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Press Release

Drug Distribution in Menominee and Ho-Chunk Tribal Communities Leads to Prison Sentence for Former Keshena Man

For Immediate Release
U.S. Attorney's Office, Eastern District of Wisconsin

Gregory J. Haanstad, United States Attorney for the Eastern District of Wisconsin, announced that Charles A. Parham (age: 42), a former resident of Keshena and Wausau, received a prison sentence of 144 months following a conviction for possession with intent to distribute fentanyl.

The sentence, imposed on July 8, 2024, by Senior United States District Judge William C. Griesbach, was the result of a guilty plea entered by Parham on April 10, 2024. After he completes his prison sentence, Parham also will spend eight years on supervised release.

According to court records, on September 29, 2023, an undercover agent purchased just under 5 grams of heroin from Parham at a location in Keshena on the Menominee Indian Reservation. At the time, Parham was under investigation for selling controlled substances in the Wausau area. The undercover agent and Parham communicated over the next week and a half and discussed Parham obtaining 20 grams of fentanyl, which Parham stated would be from his source in Chicago.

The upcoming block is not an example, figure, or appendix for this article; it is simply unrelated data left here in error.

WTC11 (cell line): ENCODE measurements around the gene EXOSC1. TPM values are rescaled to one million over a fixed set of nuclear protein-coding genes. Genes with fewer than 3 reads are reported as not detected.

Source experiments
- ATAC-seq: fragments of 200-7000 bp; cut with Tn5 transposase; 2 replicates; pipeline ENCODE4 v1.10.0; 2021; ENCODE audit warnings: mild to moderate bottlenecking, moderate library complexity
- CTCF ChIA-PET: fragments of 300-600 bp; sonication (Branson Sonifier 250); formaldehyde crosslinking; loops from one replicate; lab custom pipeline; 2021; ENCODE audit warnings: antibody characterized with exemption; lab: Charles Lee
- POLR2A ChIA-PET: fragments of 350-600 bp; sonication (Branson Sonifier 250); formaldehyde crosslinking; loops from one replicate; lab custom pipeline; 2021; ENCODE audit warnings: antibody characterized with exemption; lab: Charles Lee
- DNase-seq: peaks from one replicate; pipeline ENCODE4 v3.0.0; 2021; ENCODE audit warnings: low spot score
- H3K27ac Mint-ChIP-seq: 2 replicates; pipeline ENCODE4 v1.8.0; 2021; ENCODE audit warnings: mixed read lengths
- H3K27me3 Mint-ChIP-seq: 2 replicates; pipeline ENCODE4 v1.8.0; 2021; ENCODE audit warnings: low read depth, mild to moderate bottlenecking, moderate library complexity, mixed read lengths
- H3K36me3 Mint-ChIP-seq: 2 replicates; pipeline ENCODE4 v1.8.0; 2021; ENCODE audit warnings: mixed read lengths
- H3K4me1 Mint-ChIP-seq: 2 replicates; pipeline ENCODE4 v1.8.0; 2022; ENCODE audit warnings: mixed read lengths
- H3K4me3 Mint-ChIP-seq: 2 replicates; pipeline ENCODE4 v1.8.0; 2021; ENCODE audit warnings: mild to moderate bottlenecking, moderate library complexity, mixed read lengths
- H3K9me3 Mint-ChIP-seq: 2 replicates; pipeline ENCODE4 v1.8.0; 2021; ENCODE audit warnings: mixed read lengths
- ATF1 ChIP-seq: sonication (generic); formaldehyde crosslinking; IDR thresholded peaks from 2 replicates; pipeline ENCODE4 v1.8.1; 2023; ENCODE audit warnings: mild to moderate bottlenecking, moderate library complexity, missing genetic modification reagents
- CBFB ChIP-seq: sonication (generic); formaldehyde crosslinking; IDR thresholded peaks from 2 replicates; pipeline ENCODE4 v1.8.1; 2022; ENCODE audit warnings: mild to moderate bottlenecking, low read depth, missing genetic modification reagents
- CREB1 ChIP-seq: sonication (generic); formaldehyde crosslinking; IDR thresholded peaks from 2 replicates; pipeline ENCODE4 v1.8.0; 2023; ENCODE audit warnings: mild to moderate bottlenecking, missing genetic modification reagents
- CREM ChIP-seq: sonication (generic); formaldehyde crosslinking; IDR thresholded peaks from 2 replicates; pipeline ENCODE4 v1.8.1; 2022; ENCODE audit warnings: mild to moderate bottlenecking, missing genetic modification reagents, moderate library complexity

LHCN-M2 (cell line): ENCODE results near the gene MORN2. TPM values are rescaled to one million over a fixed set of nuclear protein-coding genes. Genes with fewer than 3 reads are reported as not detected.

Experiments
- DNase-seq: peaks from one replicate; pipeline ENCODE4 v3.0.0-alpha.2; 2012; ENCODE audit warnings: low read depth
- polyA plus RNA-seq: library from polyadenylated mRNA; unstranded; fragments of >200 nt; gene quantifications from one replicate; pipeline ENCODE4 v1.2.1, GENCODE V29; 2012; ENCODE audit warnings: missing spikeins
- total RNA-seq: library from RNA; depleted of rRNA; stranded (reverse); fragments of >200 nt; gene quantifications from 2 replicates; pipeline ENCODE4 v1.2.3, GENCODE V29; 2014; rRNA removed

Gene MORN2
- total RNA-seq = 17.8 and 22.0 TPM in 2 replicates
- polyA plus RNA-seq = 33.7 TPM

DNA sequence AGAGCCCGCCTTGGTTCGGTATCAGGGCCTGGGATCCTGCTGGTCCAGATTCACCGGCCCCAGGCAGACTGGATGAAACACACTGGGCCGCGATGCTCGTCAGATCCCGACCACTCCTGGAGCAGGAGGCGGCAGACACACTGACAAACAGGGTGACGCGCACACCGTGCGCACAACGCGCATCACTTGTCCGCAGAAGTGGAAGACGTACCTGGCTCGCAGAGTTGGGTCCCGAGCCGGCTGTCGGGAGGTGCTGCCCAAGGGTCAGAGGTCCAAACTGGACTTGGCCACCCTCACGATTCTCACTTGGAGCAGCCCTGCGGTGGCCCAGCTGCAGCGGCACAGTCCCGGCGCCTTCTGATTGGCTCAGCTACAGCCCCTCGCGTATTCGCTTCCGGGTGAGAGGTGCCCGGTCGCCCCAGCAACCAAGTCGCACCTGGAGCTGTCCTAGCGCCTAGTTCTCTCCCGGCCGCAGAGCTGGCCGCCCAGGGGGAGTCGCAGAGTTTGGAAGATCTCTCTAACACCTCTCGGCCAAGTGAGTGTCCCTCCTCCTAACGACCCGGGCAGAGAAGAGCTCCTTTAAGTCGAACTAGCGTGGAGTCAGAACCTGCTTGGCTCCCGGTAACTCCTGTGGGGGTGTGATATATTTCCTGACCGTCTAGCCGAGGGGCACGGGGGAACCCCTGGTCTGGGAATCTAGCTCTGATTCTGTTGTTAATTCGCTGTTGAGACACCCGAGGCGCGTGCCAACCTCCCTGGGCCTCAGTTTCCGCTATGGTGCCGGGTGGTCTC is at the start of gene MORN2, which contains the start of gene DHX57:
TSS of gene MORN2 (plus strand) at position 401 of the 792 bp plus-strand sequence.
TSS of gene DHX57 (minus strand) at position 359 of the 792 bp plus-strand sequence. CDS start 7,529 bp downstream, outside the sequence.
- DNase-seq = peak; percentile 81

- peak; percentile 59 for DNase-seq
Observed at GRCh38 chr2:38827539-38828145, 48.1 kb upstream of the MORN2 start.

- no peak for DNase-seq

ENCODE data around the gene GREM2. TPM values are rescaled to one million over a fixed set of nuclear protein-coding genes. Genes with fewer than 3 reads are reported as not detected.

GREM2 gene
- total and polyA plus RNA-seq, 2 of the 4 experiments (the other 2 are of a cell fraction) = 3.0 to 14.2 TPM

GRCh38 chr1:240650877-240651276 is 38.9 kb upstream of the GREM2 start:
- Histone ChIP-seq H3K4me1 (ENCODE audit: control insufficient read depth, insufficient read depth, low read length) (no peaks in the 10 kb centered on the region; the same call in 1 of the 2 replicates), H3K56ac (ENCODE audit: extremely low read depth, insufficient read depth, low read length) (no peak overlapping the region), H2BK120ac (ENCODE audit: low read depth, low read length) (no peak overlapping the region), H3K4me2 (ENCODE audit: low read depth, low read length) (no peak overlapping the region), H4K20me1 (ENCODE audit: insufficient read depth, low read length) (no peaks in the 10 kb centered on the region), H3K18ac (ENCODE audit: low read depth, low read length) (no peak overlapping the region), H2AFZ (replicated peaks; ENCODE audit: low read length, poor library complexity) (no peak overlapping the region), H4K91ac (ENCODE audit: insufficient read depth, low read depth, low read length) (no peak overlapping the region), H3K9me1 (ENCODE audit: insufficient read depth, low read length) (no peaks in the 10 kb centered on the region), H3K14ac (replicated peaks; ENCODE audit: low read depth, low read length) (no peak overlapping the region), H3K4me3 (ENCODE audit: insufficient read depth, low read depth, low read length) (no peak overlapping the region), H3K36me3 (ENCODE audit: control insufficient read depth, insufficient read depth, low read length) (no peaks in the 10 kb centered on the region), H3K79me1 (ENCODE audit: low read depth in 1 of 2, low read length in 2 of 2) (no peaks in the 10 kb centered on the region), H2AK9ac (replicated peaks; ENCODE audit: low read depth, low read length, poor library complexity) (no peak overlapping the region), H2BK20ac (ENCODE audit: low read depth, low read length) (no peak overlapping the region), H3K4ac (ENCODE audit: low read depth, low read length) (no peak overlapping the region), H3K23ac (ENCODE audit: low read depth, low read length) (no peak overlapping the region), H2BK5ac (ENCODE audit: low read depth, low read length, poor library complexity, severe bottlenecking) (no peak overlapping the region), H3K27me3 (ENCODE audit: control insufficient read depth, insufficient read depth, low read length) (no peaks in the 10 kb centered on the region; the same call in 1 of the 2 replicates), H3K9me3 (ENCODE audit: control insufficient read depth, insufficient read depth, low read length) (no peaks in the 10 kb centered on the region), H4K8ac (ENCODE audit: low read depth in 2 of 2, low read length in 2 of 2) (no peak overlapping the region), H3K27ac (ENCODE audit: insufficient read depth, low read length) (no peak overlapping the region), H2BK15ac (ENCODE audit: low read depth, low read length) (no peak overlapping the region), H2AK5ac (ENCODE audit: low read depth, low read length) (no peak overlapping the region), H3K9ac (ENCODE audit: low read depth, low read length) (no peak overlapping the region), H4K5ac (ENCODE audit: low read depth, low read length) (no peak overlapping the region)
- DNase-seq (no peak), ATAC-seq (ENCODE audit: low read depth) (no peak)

Law enforcement obtained a search warrant and tracked Parham’s movements on October 11, 2023, as he left the Wausau area and traveled to Chicago and back. The undercover officer and Parham agreed to meet at a casino on Ho-Chunk tribal land outside Wittenberg in Shawano County, and law enforcement stopped and arrested Parham when the vehicle he was in arrived at the casino. Investigators recovered a plastic baggy containing over 40 grams of fentanyl.

In sentencing the defendant, Judge Griesbach noted the seriousness of the crime and remarked upon the need to deter those who might consider similar actions and to protect the community from the destructive effects of abuse of controlled substances.

 Judge Griesbach also noted the need to incarcerate Parham for a lengthy period, given Parham’s three previous felony convictions for drug dealing.

The case was investigated by multiple agencies, including the Central Wisconsin Narcotics Task Force, Menominee Tribal Police Department, and FBI. The Wisconsin State Crime Laboratory also provided valuable assistance. Assistant United States Attorney Andrew J. Maier prosecuted the case in U.S. District Court in Green Bay.

Agencies investigated the case under the auspices of the Safe Trails Task Force (STTF) and Native American Drug and Gang Initiative (NADGI). NADGI and STTF partner federal, tribal, state, and local law enforcement to combat drug trafficking and violent crime on the Menominee Indian Reservation. STTF members are deputized federal officers who identify and target for prosecution individuals who are involved in distribution of dangerous drugs on the Menominee Indian Reservation. Coordination of state resources through NADGI permits efficient communication and evidence processing, which are essential to swift but fair prosecution of offenders.


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Updated July 8, 2024